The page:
The second principle is Keep it simple.  Come on, 200+ requirements??  How many of these are redundant, needless or just a vestige of something that is no longer reasonable to require.  We’re still required to check for a stateful firewall, even though every firewall built in the last 5 (10?) years is stateful.  I’m sure you can think of dozens of other requirements that are similarly outdated and needless.  Why have requirements that are simply placeholders that serve no real purpose?  Once a requirement becomes outdated, it needs to be retired to make room for something more important.

My final principle is Concentrate on results, not technologies.  There are very few things I like to see more in an assessment than a client who’s met with the PCI-DSS in a way that goes well beyond the simple requirement and actually secures their environment.  Andy Ellis, aka @CSOAndy is one of my heroes in the industry because of everything that he and his team have done to secure Akamai.  I need to talk to him to see how much he’s willing to disclose about what Akamai does differently, but let’s just say that his compliance assessments are truly unique and not something you ever want to send a junior assessor to deal with.  My goal is to develop a framework that concentrates on the results we want to see, not the tools you have to have in place to make it happen.

I think I’m taking on an impossible task here.  But I my goal isn’t to tell anyone what they’re doing wrong; it’s to come up with alternative ways to meet the same goal, which is securing the credit card process and promote security for enterprises overall.  I’m going to stumble a lot, I’m going to make mistakes and people are going to tear my ideas apart.  But if I can get you thinking about how we can do things differently, I’ll consider this experiment a success.  I want people to consider what we’re doing now and how we can do it better.  Some of my ideas will be thought of as impossible in the ‘real world’; some ideas will be taken almost directly from the PCI-DSS. And some will be taken directly from friends and peers.  My biggest fear is not being criticized for the effort; my biggest fear is that it’ll be ignored.

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8 responses so far

8 Responses to “How would I write a framework to replace PCI?”

  1. PaulMon 15 Aug 2010 at 5:31 am

    Great post, Martin! To your point on focusing on results instead of technologies, this is really the core problem with security standards compliance across our industry. One of the things that I have always found refreshing about PCI-DSS, as opposed to other security standards like HIPAA and GLBA, is that it was very prescriptive of practices and technologies. This is great for your IT department as the requirements document can function as an implementation checklist. However, this approach also infers, if not promotes, the notion that safeguarding cardholder data has a beginning and an end. And so merchants approach it as if once you can put a ‘Y’ or ‘N/A” next to each requirement that you’re done. And this is where I like to point out that Heartland were fully compliant with PCI-DSS, that their QSA certified them while they were compromised and actively being raided for card numbers.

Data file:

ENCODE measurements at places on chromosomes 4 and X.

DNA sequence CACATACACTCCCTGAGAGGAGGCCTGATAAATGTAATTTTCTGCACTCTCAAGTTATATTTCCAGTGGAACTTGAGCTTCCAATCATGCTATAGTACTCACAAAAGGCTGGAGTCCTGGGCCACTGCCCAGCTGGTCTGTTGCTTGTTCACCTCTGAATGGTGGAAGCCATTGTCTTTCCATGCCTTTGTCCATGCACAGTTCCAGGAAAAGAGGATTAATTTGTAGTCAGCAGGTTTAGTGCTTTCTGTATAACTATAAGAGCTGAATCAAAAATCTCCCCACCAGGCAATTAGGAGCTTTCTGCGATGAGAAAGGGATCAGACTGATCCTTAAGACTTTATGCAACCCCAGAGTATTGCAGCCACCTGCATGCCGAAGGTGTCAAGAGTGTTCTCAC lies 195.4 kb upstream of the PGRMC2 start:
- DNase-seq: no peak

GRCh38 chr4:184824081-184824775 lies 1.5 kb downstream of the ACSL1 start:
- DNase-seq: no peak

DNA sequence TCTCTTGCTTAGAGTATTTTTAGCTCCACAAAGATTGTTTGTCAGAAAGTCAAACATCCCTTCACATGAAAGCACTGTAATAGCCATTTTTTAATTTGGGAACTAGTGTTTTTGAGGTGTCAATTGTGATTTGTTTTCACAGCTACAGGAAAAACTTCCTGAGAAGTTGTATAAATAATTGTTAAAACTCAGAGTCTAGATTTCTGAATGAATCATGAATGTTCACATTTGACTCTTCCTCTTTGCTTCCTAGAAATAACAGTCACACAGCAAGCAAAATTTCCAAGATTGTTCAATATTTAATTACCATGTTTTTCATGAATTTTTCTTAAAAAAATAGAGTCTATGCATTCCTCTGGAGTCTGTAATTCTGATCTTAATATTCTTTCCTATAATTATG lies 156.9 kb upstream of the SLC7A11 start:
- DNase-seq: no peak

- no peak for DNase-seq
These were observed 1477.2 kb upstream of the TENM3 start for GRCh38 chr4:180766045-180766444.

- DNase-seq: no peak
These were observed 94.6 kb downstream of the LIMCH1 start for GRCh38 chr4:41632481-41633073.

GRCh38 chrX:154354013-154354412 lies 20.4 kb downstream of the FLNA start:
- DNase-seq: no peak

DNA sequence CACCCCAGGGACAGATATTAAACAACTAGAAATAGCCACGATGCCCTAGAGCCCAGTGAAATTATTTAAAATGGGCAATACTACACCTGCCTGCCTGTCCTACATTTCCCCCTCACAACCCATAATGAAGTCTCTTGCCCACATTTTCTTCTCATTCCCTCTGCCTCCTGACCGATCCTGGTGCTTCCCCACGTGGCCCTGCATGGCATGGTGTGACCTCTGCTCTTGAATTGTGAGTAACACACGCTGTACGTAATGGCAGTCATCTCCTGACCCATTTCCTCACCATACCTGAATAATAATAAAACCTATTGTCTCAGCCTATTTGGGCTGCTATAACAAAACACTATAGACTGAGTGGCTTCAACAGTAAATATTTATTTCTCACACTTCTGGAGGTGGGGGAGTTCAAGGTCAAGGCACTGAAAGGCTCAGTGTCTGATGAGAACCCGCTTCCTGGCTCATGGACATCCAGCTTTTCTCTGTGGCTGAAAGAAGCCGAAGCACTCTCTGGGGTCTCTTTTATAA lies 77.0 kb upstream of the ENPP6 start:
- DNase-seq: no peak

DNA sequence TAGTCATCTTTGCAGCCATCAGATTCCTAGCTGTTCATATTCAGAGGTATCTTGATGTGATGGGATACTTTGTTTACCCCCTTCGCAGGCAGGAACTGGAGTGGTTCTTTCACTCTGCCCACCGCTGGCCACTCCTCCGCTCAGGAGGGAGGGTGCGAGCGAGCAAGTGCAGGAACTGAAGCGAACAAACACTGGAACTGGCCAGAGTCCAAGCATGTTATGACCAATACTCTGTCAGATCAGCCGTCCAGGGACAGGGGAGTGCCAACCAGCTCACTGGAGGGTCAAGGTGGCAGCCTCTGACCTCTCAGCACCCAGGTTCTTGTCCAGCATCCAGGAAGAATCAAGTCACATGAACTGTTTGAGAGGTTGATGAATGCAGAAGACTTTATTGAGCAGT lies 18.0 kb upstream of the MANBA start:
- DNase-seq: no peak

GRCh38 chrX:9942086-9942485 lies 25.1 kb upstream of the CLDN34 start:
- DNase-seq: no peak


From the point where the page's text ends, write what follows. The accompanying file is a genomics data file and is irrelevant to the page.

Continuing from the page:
Focusing on results would be great, but it requires the PCI Council to be able to levy hefty fines or other consequences in addition to active regulation of individual businesses in order to be effective. This can’t happen today because the current design of PCI is to avoid this sort of thing. PCI is industry self-regulation with the intent of avoiding similar government regulation. I’m not advocating government regulation as a solution, just pointing out the intentional limitation of PCI’s scope and power to actually hold merchants and processors accountable for results.

    So what then? What’s missing from PCI 2.0 is the focus on fraud detection, response, reporting, and improvement . Simply protecting the data will never be enough because as long as attackers can easily and inexpensively convert stolen data into money with a reasonably low risk of being caught, they will get the data. Requiring merchants and processors to account for and improve their anti-fraud practices, perhaps requiring them to participate in coordinated investigations and response, has the potential to deter criminals and devalue stolen credit card data. That could actually move the ball for the whole industry.

  2. Martinon 15 Aug 2010 at 5:50 am

    Paul,